One of the most common questions I am asked (often in a panic-stricken voice) is, “How can I get my puppy to stop chewing my (insert item here)?” And, oh how I empathize because I certainly recognize the plea for a solution. While all of our years of puppy raising has not made us immune to the relentless chewing puppy; it has provided us with some experience and, therefor, wisdom as to what can be done to help deter this destructive habit.
Never, ever, leave your puppy alone to her own devices, with unlimited freedom! The motto on the farm is, “A quiet puppy is a puppy in trouble.” Unless, that is, that puppy is sleeping because she is worn out from all the mental and physical stimulation we try to give her throughout the day. But, even then, we make sure that said puppy is not out of our range of sight.
If we cannot supervise our puppy, then we put her in her crate or an area where she can be protected from herself! And, if we are busy doing chores around the house and would rather not put her in her crate, then I put her on her leash, tie it around my waste, and have her tag alongside me. This works perfectly as her curiosity keeps her engaged in all the “interesting” things I am doing around the house!
Mental and Physical Activity
“A good Lab is a tired Lab,” is a frequent quote we hear in the Labrador community. Nothing could be closer to the truth when referring to a Labrador puppy. Whether 8 weeks old or 8 months old, the Lab puppy is still actively learning about the world around him. Furthermore, all puppies, not just Labradors, learn by putting every new (and old) thing in their mouths.
As he gets older, a puppy’s curiosity, if untamed, can also get him into trouble. A great way to curtail this is to provide him with an ample amount of age-appropriate physical and mental exercise. Here are a few ideas:
* Mix-up your daily exercise. Taking a different direction or going to a different location on your walks can help keep your puppy from getting bored. Adding new sights, sounds, and smells can provide a plethora of new and exciting mental stimulation for him. You may also want to consider mixing up his daily exercise by adding in swimming and a game of fetch!
* Teach your dog a new trick. Daily mental exercises are just as important to your pup’s overall well-being as physical activity. In addition to a regular training regimen to help reinforce the basic commands your puppy has already learned, try adding a new command or trick to your routine. Some fun, yet simple, tricks you can teach him are: high-five, weave between your legs, and roll-over. Visit http://www.akc.org/content/dog-training/tricks/ to learn about other fun things you can teach your pup.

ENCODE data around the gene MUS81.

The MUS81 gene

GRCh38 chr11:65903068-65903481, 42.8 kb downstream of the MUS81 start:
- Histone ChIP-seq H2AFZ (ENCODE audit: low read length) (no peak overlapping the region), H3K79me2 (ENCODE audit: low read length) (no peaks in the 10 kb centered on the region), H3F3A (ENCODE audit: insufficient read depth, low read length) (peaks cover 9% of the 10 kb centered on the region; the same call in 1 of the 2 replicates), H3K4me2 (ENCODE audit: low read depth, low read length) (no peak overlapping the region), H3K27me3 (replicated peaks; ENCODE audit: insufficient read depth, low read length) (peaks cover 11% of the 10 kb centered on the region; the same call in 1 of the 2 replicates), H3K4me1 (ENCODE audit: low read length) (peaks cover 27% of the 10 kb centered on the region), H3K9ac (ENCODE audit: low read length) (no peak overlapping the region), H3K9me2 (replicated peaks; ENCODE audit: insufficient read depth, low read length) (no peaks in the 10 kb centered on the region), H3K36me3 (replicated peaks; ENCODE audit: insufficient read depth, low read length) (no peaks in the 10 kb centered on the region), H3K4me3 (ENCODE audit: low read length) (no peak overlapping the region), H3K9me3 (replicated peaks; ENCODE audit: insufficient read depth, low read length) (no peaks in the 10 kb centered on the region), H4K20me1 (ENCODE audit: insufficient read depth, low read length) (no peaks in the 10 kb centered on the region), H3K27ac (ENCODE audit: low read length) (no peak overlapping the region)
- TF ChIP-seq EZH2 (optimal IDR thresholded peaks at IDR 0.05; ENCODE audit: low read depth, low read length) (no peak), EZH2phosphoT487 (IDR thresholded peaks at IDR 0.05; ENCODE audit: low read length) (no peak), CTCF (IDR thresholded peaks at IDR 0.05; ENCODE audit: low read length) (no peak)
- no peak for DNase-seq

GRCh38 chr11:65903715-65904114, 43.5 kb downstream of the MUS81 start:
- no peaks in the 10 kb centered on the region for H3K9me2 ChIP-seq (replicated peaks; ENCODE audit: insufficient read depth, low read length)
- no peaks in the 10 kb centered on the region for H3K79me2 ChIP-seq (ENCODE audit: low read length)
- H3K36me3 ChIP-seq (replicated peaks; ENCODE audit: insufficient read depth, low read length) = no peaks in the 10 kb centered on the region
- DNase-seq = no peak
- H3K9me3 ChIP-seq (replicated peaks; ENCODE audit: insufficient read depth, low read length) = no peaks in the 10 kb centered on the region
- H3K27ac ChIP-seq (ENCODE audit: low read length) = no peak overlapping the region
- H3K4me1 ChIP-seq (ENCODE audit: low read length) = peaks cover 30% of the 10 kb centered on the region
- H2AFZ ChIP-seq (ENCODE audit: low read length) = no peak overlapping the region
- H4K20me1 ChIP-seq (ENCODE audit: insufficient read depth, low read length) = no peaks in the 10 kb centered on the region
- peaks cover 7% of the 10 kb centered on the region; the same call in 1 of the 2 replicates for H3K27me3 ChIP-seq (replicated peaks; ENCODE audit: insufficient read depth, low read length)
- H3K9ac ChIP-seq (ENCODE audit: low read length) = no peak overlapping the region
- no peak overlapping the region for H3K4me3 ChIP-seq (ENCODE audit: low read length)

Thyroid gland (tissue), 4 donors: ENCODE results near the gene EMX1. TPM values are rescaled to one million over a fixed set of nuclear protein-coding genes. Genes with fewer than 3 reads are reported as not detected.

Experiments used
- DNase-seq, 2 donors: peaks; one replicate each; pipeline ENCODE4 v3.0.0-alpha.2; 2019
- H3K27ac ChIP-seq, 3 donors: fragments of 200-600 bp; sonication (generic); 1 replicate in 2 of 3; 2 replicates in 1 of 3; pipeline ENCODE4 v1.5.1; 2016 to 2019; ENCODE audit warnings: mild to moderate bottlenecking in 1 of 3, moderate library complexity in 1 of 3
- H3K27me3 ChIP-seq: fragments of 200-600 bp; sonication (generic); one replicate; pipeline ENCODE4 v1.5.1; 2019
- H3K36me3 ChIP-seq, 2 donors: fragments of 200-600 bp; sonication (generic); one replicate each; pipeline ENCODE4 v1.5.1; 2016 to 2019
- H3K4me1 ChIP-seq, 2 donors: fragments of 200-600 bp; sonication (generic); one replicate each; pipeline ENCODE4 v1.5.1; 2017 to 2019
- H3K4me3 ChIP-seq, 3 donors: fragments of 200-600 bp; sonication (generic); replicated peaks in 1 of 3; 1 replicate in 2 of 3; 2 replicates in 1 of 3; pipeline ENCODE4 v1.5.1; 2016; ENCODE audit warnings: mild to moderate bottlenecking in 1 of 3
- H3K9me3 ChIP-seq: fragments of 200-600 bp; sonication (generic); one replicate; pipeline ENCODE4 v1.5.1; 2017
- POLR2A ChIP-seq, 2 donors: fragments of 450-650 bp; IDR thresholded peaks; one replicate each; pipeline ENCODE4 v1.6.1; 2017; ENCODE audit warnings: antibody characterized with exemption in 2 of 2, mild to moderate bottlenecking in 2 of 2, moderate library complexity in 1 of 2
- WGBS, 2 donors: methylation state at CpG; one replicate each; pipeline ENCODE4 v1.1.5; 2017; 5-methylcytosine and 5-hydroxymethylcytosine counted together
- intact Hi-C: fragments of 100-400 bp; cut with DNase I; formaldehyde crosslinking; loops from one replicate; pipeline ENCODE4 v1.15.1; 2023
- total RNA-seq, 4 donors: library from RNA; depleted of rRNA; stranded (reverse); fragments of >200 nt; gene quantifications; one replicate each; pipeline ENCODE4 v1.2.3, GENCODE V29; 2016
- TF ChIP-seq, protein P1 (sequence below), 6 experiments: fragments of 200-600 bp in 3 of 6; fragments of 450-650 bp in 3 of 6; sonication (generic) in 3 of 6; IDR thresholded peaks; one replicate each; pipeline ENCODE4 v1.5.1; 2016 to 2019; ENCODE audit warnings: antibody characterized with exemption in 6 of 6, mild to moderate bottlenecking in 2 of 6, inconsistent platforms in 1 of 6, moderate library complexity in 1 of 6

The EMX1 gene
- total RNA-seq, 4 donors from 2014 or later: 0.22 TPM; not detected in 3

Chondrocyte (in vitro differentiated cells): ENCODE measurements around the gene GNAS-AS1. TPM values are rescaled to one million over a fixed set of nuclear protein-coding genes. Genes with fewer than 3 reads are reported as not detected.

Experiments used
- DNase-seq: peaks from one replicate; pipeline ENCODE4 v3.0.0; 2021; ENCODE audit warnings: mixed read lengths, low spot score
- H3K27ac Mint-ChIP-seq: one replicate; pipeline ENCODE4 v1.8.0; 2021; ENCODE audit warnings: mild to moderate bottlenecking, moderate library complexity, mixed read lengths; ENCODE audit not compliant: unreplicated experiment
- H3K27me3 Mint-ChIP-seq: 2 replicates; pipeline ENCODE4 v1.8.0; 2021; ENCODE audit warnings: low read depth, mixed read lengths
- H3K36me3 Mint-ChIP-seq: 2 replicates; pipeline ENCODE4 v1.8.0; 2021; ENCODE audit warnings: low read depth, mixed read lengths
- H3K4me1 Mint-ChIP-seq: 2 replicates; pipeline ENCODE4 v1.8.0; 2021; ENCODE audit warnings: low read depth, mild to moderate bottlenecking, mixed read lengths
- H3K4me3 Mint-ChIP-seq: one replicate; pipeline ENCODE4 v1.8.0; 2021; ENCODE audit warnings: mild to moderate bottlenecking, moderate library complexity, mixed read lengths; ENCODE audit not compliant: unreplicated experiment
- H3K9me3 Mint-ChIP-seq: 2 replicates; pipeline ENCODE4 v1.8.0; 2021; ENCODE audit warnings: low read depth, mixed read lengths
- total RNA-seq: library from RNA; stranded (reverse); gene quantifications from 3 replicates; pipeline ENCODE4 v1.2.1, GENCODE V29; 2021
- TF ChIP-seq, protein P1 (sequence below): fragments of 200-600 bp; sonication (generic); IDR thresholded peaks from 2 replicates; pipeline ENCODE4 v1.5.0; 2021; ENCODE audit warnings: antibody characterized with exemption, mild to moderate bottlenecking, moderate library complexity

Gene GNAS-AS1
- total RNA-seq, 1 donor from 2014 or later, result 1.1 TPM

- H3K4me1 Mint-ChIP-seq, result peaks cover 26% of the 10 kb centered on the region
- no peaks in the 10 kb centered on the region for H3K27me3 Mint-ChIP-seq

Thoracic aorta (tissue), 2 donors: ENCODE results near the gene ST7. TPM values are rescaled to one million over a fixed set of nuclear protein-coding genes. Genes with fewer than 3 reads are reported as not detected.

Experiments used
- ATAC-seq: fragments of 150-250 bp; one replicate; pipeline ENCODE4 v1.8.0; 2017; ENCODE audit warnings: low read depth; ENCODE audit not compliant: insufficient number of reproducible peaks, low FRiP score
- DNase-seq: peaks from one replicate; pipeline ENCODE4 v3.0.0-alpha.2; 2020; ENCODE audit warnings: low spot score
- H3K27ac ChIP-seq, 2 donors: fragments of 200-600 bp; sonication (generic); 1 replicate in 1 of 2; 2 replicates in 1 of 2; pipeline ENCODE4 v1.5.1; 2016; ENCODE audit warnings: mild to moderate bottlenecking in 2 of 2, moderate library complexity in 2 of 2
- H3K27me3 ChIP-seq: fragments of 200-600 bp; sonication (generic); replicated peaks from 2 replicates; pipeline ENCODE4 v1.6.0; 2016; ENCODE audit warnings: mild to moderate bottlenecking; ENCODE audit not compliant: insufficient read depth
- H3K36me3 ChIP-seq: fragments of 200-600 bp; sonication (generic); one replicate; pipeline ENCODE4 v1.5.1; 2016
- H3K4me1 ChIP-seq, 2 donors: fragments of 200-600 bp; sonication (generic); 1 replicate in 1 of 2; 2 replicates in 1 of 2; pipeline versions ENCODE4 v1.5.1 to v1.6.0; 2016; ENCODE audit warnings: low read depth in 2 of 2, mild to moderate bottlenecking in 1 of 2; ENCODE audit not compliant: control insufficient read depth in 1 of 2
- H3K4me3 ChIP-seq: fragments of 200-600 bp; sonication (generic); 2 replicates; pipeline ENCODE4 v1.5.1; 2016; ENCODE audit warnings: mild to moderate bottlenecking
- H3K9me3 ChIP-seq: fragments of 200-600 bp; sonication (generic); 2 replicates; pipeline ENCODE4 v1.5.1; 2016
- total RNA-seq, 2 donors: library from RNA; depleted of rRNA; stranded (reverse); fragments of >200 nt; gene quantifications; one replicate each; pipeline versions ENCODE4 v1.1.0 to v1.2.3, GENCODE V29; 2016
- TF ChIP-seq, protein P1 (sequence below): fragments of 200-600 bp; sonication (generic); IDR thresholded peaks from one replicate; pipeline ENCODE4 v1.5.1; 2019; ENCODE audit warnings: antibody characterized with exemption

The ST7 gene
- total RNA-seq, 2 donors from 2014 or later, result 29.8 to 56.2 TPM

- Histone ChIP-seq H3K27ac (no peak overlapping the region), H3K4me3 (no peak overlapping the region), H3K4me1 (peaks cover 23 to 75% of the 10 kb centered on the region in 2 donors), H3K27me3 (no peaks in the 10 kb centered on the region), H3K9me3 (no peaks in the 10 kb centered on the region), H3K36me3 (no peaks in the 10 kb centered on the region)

* Add interactive puzzles to your dog’s toy box. There are a number of puzzle-based and interactive toy products available to help exercise your dog’s brain. The extra bonus is that the mental stimulation will help to relieve his boredom (the lead cause of destructive chewing). Check out this article on The Labrador Site to learn about all the available options out there for interactive toys for your puppy.
Despite all of our efforts, there are still going to be periods of time when your puppy (especially your Labrador puppy) is going to have the urge and, oftentimes, need to chew. Your puppy will feel the need to chew in order to relieve the pressure not only during the teething phase, but even after that time, when the adult teeth are still settling into the gums. If you do not have acceptable chew toys around for your puppy, then she will turn to the next best thing: your furniture legs, your shoes, or even that brand new rug you just put in your dining room.
At the farm, our Labs, both young and senior, have a favorite chew toy: the elk antler. We always have 5 or 6 lying around the house, plus a couple extra in storage. The girls LOVE them anytime, but most especially when they are going through a chewing phase or when we are busy around the farm with other chores. The best thing about elk antlers is that they last for a long time, so while they can be pricey, I remind myself about all that expensive furniture I am protecting! We found an excellent resource for these antlers while participating in a recent dog show - Elk Antler Dog Treats. You can find these and other chew treats for your puppy on their website: https://elkantlerdogtreats.com.
While most puppies are chewers, there is no question that the Labrador puppy is one of the more relentless chewers. They are a “mouthy” breed, happiest when they have something in their mouth. While this is essentially unavoidable, taking these steps can help you to redirect your Lab puppy’s chewing energy towards other, more acceptable, behaviors.
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